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Supermarket shares were under pressure even before the Amazon/Whole Foods Market deal hit the headlines, but the market’s negative stance on the grocers is increasingly at odds with the solid growth figures the sector is churning out.

This week was the turn of Sainsbury’s, which overshot first-quarter market expectations on Tuesday but has still seen its share price fall by over 12% since the end of May. Grocery growth of 3%, retail like-for-like sales growth of 2.3% and total retail sales growth of 2.7% were all comfortably ahead of estimates. However, shares rose just 0.6% to 250.4p on Tuesday before being caught up in a consumer sell-off on Thursday morning to trade 2.3% down for the week at 246.2p.

Its results were complicated by its decision to combine Sainsbury’s and Argos sales for the first time, meaning like-for-like comparisons with previous releases were more difficult for the market to extract. Also, this year’s later Easter and Mother’s Day exaggerated first-quarter sales growth.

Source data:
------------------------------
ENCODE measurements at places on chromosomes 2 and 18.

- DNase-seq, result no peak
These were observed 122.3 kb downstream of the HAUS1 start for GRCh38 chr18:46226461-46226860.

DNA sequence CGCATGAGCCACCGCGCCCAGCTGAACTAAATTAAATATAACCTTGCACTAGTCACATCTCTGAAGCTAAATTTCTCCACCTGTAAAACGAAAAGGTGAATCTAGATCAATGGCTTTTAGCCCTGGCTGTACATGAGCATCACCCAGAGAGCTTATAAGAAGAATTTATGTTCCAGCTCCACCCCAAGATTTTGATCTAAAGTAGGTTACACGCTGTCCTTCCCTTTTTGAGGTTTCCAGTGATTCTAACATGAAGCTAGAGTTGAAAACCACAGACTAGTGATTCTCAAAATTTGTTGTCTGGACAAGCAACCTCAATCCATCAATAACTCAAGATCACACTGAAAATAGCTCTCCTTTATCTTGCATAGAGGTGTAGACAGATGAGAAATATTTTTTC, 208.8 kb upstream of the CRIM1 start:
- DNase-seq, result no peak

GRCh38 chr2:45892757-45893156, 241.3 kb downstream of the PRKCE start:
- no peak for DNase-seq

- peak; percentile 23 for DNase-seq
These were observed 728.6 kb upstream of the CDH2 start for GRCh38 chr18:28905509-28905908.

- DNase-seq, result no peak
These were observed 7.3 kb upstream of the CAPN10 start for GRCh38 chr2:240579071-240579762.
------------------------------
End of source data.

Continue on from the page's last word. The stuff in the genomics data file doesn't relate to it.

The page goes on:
Retail Vision director John Ibbotson still called the numbers “little short of a Lazarus moment”, arguing the results showed “Sainsbury’s no longer needs to hide behind Argos’s success”. Bernstein added: “This release has none of the ‘challenging market conditions’ caveats from management. Sainsbury’s has improved volume growth while improving their price position.”

The fly in the ointment seems to be more worries over the UK consumer environment, with Sainsbury’s potentially more affected by a downturn in non-essential purchases given its Argos ownership. Jefferies notes: “We remain concerned by the ongoing lag in the core food business, as well as the significant disruption a more downbeat UK consumer could represent for Argos.”

Elsewhere, Reckitt Benckiser shares fell 2% to 7,543p on Thursday after it warned sales had been hit by last month’s global cyber-attack. The consumer goods giant said like-for-like revenues for the Q2 2017 would be 2% lower than a year ago because of its impact. Liberum said even this sales forecast “may still prove ambitious”.